Nice report good friends, great ride :freaky
    #10
  11. EMrider

    EMrider Been here awhile

    Joined:
    Jun 28, 2005
    Oddometer:
    317
    Location:
    Pasadena, CA
    I'm looking forward to future installments. :lurk

    I've visited SA several times and have long wanted to ride in some of the more remote areas. But Namibia would be even more of an adventure. Some of terrain looks a lot like the desert in SoCal.
    R
    #11
  12. yogesh

    yogesh Been here awhile

    Joined:
    Apr 14, 2005
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    244
    Location:
    New Delhi, India
    :clap waiting for more :D
    #12
  13. metaljockey

    metaljockey Dodgy SOB

    Joined:
    Jun 24, 2005
    Oddometer:
    279
    Location:
    Eastern Cape, South Africa
    As soon as we got to the wetter parts we came across a lot, and I do mean a lot, of elephant spoor. This troubled me quite a bit. I'll be honest, I'm damn scared of them. However we did not see any and left the riverbed through a canyon. The white stuff on the rocks is salt.
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    It was also time for filling up with our backup fuel. I carried mine like this.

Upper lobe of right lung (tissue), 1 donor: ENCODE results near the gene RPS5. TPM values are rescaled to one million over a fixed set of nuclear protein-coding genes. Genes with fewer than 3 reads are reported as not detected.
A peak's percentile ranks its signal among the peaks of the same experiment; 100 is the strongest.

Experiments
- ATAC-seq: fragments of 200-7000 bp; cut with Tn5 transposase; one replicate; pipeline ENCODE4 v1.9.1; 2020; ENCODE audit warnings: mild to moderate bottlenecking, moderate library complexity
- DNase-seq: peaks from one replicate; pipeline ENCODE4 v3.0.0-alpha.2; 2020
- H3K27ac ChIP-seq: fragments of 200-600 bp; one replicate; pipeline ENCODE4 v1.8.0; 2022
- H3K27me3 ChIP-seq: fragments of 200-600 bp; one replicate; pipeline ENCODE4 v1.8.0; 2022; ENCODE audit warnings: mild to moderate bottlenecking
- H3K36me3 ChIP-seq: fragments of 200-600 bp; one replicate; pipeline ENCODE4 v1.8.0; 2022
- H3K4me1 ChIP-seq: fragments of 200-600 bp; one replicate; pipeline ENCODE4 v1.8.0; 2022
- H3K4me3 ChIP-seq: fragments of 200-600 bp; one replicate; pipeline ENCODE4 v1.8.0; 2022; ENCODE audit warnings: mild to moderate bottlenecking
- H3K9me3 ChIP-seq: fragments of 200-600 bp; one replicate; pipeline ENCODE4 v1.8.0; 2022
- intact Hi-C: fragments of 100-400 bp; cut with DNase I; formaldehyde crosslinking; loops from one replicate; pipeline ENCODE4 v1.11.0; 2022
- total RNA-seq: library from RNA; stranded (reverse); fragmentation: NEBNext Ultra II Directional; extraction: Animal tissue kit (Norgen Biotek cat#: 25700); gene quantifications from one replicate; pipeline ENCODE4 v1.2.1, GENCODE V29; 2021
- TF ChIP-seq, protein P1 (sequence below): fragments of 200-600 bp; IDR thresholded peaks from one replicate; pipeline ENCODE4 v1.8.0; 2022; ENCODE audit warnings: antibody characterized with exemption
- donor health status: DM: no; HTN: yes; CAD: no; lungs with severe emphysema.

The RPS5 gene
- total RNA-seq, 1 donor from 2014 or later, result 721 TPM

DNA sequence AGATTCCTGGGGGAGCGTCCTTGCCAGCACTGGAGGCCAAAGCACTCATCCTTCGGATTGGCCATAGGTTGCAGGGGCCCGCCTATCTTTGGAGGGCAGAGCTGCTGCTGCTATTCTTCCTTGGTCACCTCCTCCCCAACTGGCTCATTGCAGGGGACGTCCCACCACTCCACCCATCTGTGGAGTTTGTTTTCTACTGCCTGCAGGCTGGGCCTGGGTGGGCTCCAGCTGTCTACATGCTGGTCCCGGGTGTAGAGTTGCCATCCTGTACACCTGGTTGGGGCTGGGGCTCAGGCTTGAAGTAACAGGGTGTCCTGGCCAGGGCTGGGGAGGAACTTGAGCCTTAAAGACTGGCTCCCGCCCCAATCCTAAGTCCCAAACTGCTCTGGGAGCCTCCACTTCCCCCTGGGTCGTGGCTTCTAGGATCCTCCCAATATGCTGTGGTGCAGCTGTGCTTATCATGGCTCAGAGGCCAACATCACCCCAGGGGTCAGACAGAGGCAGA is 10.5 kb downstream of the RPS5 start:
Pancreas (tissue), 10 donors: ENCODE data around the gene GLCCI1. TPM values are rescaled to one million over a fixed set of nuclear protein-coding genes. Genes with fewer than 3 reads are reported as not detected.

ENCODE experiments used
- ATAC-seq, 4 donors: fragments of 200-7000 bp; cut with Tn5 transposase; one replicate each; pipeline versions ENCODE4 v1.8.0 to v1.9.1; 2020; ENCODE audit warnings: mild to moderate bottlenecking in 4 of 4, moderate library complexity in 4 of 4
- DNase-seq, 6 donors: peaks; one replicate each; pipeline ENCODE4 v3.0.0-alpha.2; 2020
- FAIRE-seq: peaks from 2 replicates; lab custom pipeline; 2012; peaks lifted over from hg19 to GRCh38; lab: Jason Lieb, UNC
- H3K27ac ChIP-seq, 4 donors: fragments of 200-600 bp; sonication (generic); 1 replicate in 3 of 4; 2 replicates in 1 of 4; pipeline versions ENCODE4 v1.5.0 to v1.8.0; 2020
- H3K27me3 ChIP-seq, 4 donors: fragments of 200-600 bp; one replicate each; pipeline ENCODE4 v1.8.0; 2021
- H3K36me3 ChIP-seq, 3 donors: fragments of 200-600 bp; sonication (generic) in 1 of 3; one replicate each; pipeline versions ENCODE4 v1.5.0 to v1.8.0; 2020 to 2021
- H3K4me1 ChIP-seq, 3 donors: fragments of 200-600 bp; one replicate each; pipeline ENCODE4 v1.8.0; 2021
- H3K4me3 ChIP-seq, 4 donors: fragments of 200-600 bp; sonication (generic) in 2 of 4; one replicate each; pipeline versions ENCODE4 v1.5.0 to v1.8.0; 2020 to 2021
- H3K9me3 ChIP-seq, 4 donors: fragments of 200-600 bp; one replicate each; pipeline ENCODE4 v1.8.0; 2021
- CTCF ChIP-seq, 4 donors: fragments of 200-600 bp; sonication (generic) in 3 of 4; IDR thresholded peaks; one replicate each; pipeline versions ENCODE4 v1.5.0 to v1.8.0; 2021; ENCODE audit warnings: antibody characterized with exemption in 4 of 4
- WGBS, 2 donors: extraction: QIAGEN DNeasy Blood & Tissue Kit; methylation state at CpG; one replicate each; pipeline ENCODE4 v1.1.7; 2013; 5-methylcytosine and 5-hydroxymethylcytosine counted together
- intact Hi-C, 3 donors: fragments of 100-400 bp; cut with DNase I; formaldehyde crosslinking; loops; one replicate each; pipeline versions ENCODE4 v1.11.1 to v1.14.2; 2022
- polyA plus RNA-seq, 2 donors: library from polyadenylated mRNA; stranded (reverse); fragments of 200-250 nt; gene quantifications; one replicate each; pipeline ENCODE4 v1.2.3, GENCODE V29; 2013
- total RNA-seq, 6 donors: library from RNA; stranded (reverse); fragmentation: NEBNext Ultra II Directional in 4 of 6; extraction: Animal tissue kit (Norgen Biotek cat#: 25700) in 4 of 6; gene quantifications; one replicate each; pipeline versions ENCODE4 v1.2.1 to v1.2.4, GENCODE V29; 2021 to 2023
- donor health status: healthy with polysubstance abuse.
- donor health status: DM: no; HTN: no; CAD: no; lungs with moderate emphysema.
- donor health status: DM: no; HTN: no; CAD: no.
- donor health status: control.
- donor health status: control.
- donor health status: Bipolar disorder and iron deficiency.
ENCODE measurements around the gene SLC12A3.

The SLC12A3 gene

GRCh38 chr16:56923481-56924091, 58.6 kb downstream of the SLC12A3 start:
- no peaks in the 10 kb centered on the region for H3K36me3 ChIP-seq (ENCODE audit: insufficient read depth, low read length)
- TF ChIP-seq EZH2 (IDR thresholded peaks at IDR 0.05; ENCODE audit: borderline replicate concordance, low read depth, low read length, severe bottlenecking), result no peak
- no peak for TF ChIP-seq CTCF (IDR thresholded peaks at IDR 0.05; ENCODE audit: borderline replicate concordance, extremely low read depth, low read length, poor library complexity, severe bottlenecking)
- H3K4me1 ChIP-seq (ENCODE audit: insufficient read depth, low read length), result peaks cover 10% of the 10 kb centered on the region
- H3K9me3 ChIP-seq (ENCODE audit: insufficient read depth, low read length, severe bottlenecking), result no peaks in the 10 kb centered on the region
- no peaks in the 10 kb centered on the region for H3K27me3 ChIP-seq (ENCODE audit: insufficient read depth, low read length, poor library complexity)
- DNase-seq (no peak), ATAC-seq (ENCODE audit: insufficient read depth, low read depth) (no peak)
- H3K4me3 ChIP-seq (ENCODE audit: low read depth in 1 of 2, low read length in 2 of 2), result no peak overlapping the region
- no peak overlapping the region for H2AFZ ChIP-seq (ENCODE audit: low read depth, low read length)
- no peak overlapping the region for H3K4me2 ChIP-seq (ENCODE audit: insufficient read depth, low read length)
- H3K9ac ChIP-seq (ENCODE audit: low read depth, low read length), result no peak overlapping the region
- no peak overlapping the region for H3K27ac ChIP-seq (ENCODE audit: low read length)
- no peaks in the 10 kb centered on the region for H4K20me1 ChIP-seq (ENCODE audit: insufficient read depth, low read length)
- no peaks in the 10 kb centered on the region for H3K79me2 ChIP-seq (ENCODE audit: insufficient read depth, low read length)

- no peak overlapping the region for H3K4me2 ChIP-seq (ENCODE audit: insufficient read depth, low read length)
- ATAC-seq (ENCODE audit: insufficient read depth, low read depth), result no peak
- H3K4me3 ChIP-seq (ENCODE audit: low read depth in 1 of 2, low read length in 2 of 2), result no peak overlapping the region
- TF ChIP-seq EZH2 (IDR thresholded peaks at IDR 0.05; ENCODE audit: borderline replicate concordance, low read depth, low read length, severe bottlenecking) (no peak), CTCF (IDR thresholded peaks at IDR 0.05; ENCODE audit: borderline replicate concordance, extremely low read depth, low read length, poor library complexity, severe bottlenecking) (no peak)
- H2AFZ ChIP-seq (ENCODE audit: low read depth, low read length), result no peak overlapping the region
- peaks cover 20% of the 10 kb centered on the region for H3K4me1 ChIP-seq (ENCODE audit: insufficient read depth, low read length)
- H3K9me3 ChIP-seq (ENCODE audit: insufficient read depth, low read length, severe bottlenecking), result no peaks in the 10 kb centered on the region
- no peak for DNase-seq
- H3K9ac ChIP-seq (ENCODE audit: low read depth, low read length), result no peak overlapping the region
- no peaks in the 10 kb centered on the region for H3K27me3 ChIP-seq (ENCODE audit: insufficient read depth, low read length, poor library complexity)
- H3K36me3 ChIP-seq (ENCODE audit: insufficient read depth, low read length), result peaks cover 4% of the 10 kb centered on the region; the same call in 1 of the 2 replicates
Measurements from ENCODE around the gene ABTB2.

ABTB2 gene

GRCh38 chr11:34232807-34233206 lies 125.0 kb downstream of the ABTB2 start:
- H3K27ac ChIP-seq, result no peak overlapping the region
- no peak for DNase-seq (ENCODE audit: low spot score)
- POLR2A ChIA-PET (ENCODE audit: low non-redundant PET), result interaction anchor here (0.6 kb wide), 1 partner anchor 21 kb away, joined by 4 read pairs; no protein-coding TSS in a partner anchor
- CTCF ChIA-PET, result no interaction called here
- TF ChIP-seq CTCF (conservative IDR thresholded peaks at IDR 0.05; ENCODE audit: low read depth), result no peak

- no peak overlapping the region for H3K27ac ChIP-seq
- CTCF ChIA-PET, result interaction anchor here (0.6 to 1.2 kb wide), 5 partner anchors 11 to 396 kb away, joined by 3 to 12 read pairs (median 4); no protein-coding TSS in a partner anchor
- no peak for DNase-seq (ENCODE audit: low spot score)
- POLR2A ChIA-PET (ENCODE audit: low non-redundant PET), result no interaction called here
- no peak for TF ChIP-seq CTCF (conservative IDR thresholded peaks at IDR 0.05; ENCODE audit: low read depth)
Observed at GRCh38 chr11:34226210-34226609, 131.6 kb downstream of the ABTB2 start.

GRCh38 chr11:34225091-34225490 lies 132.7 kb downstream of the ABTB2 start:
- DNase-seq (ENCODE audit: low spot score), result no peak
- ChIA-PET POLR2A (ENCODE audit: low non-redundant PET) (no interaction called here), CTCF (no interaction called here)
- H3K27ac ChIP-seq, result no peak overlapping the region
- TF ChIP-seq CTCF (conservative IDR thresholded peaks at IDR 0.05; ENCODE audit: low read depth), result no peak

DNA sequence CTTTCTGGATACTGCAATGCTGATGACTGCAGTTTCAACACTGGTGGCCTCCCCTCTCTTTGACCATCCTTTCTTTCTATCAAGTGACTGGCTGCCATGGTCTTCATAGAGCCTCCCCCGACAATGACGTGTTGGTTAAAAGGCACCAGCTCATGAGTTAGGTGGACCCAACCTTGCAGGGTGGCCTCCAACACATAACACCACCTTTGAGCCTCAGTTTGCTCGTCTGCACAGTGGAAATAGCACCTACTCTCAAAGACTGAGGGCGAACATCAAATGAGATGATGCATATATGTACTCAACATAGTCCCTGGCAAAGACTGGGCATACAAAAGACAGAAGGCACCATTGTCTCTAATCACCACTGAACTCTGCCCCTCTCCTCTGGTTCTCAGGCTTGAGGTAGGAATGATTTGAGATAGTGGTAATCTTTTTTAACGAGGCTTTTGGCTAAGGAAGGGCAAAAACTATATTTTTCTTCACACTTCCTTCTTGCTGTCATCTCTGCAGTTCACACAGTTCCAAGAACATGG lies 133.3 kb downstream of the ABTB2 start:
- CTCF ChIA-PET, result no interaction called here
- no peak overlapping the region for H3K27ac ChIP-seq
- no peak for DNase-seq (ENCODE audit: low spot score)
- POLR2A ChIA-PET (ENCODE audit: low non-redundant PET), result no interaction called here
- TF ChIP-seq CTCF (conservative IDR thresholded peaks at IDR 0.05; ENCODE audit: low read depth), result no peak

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    Mid afternoon and it was starting to get really hot. The scenery was spectacular regardless. I was having an excellent time.
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    Rocks sprouting like weeds.
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    After the river sand we came to a loose shale type of sand. The worst kind, no resistence at all. In this pic we were coming from the left and I dropped it for the third time. You learn very quickly how pathetically little reserves your body has when you have to pick up a GS repeatedly (after fighting a losing battle to keep it upright).
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    I noticed from other ride reports that a lot of guys help each other pick up their bikes. That's not popular over here.

    Several times I got a really strong feeling that I'm riding on a different planet.
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    Incredibly rough country,inhospitable, yet to me beautiful. Just going through these pics again completely brings the experience back to life. I feel the need to go again.
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    You really feel the essence of life when in these surrounds.
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    #13
  14. maverick

    maverick Lost South-African..

    Joined:
    Feb 18, 2002
    Oddometer:
    562
    Location:
    Prince Albert, South-Africa
    Cool report boet, we want more and we want it now:D
    #14
  15. BikePilot

    BikePilot Long timer